While working on HoundWire I would often go to Park Bench Deli (a few blocks up the hill from where that photo was taken) in Altadena with various interesting people. One fellow diner was our intern from Caltech. Caltech is the west coast rival of MIT so they have some very smart professors wandering the halls. One out of every thousand alumni has received the Nobel Prize. The point is that the professors there know a little bit about what they teach.
To the story. Stephen, the undergrad, had a math class that was being taught after an economics class. The econ teacher inconsiderately left his scribbles on the chalk board for the math professor to deal with. According to the story the math professor walked in, looked at the econ equations for a minute, turned to the class and proclaimed “This is complete nonsense”.
A great analogy I heard about economics is that of a book report. Modern economists look at novels, run statistical analysis on the average words per paragraph and paragraphs per chapter. It’s all very scientific, high brow stuff based on calculus. Then they use that information to try to predict what the author’s next novel will be about. Of course that’s completely ridiculous but it explains why economists have predicted 9 of the last 4 recessions.
The Austrian School argues that you can’t predict the author’s next book unless you understand human nature. One of the most important books in the Austrian School is called Human Action by Mises. It just makes sense in my not yet well enough read opinion.
Most people think of higher gas prices when they hear the word inflation. I like to look at how our food portions shrink while retaining their prices. The outcome is the same, higher cost per ounce, but it probably makes more business sense to put fewer chips in the bag than to raise prices. Apparently this phenomenon also angers sausage eating southerners as evidenced by the following recording.
I keep wondering what the Fed is going to do about this situation. I imagine that by the middle of December things will be worse and they’ll be forced to cut, probably 50 basis points. Let the sausage lovers eat cake.
When I searched for ‘happy turkey’, a common Thanksgiving greeting, Flickr found this photo of happy Turkish kids. Which I think is more cheerful than a picture of a hapless, flightless, delicious bird.
Here’s a video in case you feel like making turkey soup with the leftovers:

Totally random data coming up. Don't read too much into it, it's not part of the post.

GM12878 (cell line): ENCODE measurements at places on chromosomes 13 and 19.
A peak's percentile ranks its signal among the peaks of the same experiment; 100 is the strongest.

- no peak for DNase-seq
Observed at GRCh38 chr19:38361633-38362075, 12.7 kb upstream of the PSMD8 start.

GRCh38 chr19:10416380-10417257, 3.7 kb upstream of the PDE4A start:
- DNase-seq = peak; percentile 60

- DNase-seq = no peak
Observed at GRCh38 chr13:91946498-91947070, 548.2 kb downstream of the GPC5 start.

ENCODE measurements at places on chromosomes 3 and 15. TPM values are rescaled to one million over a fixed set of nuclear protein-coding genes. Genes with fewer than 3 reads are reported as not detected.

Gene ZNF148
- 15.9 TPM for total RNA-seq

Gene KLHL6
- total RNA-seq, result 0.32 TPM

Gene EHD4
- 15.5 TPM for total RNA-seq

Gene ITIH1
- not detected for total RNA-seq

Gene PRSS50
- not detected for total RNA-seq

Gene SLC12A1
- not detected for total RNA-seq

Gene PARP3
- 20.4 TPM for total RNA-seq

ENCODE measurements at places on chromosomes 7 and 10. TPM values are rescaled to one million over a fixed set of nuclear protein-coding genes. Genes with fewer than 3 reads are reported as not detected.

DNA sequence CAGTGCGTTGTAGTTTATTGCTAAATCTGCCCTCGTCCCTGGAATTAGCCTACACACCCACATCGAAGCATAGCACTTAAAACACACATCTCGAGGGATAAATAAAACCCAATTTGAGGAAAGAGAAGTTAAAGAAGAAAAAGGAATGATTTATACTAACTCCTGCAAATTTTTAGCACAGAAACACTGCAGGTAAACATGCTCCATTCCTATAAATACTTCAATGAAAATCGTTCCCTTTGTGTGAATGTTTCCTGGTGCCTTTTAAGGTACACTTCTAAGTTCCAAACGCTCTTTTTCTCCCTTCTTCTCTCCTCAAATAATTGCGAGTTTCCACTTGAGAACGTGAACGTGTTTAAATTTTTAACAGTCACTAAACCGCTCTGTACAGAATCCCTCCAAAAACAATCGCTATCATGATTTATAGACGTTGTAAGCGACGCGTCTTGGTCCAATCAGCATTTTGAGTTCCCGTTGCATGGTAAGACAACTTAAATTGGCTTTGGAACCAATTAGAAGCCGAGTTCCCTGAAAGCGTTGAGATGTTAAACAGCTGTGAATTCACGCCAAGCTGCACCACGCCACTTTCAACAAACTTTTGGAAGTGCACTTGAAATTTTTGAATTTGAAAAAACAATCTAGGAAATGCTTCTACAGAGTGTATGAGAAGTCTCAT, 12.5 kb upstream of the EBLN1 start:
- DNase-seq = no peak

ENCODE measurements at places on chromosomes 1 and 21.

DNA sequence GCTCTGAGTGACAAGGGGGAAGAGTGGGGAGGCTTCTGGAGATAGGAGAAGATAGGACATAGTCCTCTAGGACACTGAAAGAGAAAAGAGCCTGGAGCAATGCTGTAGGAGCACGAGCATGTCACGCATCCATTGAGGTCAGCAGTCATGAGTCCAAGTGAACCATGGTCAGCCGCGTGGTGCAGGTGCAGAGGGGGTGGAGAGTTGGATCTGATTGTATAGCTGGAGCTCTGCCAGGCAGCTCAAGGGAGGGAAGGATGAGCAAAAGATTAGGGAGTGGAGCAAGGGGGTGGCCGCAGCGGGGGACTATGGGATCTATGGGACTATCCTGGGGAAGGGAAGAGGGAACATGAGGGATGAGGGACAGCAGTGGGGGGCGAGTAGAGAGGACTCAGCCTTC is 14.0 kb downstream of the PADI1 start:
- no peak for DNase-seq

I love the irony that is Trader Joes. It’s a shining beacon of capitalism frequented by anti-capitalists. Sometimes, when debating the Left, I like to use their favorite grocer to make a point. The left wants socialized medicine because capitalism shouldn’t be trusted with something so important. When I debate people that don’t know me I like to take it further.
Me: “Yeah, I totally agree. Food is at least as precious to the nations health so we really should get rid of food stamps and socialize food as well. We could set up government run supermarkets and copy the policies and procedures used by the DMV to manage the operations and lines. Then, once we got the hang of it, we could get rid of private doctors.”
At this point they realize my logic is perfectly aligned with theirs but, in the back of their head, they’re imagining waiting in line for a half hour for a bottle of Two Buck Chuck that has been replaced with Schwarzenegger Vineyards. Which would require 40 tax payer dollars and 38 unionized workers to make it to the shelf. But hey, it’s free!
We can give food stamps to the poor and they can shop at Trader Joes so why can’t we do the same with health stamps instead of socialized medicine? The typical response to that question goes something like. “Well, that addresses the poor, but I wouldn’t be caught dead using food stamps.”
So I’ve been getting closer to the crux of the issue. The implication of the left’s stance is that they don’t want free healthcare in the form of stamps because the government is much better able to hide the wealth transfer. People would rather get crappy but “free” healthcare from a bureaucracy than swallow their pride and go knock on their rich neighbor’s door to get better healthcare.
In other words: Hiding the wealth transfer from the rich to the middle class (using a layer of bureaucracy) allows the belief that we can all be productive members of society to continue even when we’re getting handouts. The reason we have food stamps and not health stamps is because the middle class can afford food. I would predict that if the wealth divide got big enough people would shun food stamps and demand that the government take over Trader Joes and let politicians run the supermarkets. Because that’s apparently more dignified.
* Note: I don’t really like the terms upper and lower classes because it implies that the rich are somehow morally superior. Click the photos for their Flickr pages.